Countertops made with granite, marble and other natural stones may be what everyone wants for today’s kitchens and baths, but 50 years ago, Formica was the ultimate symbol of a modern lifestyle.
And during that era, one specific home in the high Avenues neighborhood of Salt Lake City stood as a national showpiece for this hard, durable plastic laminate in a wide array of colors.
Tour four homes and a neighborhood swim club in Salt Lake City’s Northcrest and North Hills neighborhoods.
When » Saturday, June 14, 10 a.m. to 4 p.m.
Where » Tour begins at Northwest Swim Club, 839 N. Hilltop Road, Salt Lake City.
Cost » $20 in advance and for Utah Heritage Foundation members; or $25 on the day.
Details » slmodern.org or 801-533-0858 extension 101.
The Formica World’s Fair House was designed by the Salt Lake architectural firm of Brixen & Christopher and completed in 1964. It was one of 10 houses built around the country — and sponsored by a national company — to demonstrate the different types of modern living products that had been exhibited at the World’s Fair in New York City.
The Formica house also is one of four midcentury homes that the public can visit as part of the Salt Lake Modern Tour on Saturday, June 14. All the homes are in the Northcrest and North Hills neighborhoods.
Visitors to the 4,000-square-foot Formica house will find classic midcentury elements, including an open floor plan, sleek design, flat roof and walls of windows that bring the outdoors in.
"The house was very contemporary and constructed early in our practice," 84-year-old architect Jim Christopher recalled during a recent visit to the house he designed some five decades ago. Christopher and his partner were hired to build the house by the contractor, Williamson & Associates.
"We had done previous work with Williamson and this house was a continuation of that," he said, noting that they designed the house to fit into the Salt Lake City hillside. And for the interior: "We were told to use a lot of Formica."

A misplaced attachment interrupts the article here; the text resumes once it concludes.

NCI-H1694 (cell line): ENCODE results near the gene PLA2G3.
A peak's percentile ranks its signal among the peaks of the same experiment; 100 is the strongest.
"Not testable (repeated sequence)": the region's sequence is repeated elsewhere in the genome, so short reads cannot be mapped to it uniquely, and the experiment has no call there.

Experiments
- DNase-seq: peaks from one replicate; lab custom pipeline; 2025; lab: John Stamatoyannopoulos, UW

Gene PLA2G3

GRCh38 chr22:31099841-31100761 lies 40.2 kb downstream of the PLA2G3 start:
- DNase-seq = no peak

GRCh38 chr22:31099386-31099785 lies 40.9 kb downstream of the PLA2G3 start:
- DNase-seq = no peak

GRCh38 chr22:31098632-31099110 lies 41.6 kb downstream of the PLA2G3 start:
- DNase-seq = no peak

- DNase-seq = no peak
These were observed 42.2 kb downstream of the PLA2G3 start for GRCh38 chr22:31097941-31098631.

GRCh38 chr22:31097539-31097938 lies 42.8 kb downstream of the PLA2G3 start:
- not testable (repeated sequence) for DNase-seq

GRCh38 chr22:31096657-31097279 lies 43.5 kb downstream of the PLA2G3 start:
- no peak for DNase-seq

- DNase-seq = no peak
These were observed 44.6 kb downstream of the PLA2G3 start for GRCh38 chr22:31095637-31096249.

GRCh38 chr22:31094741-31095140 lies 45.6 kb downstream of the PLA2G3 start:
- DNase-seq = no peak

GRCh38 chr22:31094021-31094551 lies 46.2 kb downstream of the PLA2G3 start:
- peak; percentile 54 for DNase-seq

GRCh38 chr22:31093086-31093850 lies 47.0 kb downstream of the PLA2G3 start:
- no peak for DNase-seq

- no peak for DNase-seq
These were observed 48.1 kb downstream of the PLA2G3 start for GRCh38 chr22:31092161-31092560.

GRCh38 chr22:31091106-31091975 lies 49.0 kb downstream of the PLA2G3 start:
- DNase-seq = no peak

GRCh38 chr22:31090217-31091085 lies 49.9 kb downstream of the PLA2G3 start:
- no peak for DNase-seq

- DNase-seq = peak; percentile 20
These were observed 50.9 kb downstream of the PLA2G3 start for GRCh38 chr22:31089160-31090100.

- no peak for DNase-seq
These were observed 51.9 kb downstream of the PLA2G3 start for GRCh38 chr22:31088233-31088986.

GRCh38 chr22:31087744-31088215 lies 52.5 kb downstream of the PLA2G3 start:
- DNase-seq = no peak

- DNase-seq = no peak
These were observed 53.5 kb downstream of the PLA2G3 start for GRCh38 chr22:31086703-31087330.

Brixen and Christopher also designed Williamson’s award-winning Better Homes and Gardens Editor’s Choice Home for 1965.
Christopher graduated from Rice Institute (now University) in Houston in 1953 and received a master’s degree from MIT, where he studied under Pietro Belluschi and Louis Kahn, leaders in the modern movement of architecture. He came to Utah to teach at the University of Utah School of Architecture.
During his career — he recently retired — Christopher designed well-known places in Salt Lake City, including the earliest buildings at Snowbird Ski Resort, Kol Ami Synagogue and more recently the Rowland Hall-St. Mark’s McCarthey Campus. Christopher describes his design philosophy as an emphasis on context and energy efficiency.
"Clean lines, that’s what I was taught," he said.
When the Formica World’s Fair House was finished in November 1964, it was featured in a special section in The Salt Lake Tribune (see attachment at left).
Martin and Glynis Gregory, the current owners of the home, still have a copy of that newspaper section they like to show visitors. While much of the house, including the kitchen and baths, was updated long ago — and no longer contains Formica — the Gregorys enjoy showing a visitor the one remaining piece of the iconic laminate, copper in color, in the laundry room.
"It was here when we moved in 12 years ago, and we thought it should stay," said Martin Gregory.
In recent years, midcentury homes have become more popular with younger home-buyers, said Kirk Huffaker, executive director of The Utah Heritage Foundation, whose midcentury committee sponsors this architecture tour. Social media and magazines such as Dwell and Atomic Ranch also have helped to "popularize this way of living."
He said the homes built in this era were significantly different from those built before World War II. "There was more of an emphasis on space and reducing the amount of things," he said.
The trend is cyclical.
Homes built in the late 1990s and early 21st century were large and "had a room for every hobby," Huffaker said. "Today, there is a movement back to reducing. The focus is less on things and more about quality space."
Which is why the homes in the Northcrest and North Hills neighborhoods are especially popular among today’s home buyers, he said.
Salt Lake City’s Northcrest neighborhood encompasses land from 13th Avenue to the foothills and between I and R streets. Development in the area began about 1949 when the first 25 lots of 300 were offered to the public, according to the Utah Heritage Foundation. By 1950, it was reported that 11 of the lots had been purchased by physicians, with an average home price of $25,000-$30,000.
North Hills, originally known as North Hills Village, includes all lots and structures on North Hills Drive and Northmont Way. Advertisements for available lots began in earnest in fall 1957, touting "best breathtaking view of valley and mountains," "individual original design" and "no carbon copies." The styles of design listed include Split-Level, Two-Level, Early American, Conventional, Tri-Level and Ramblers.
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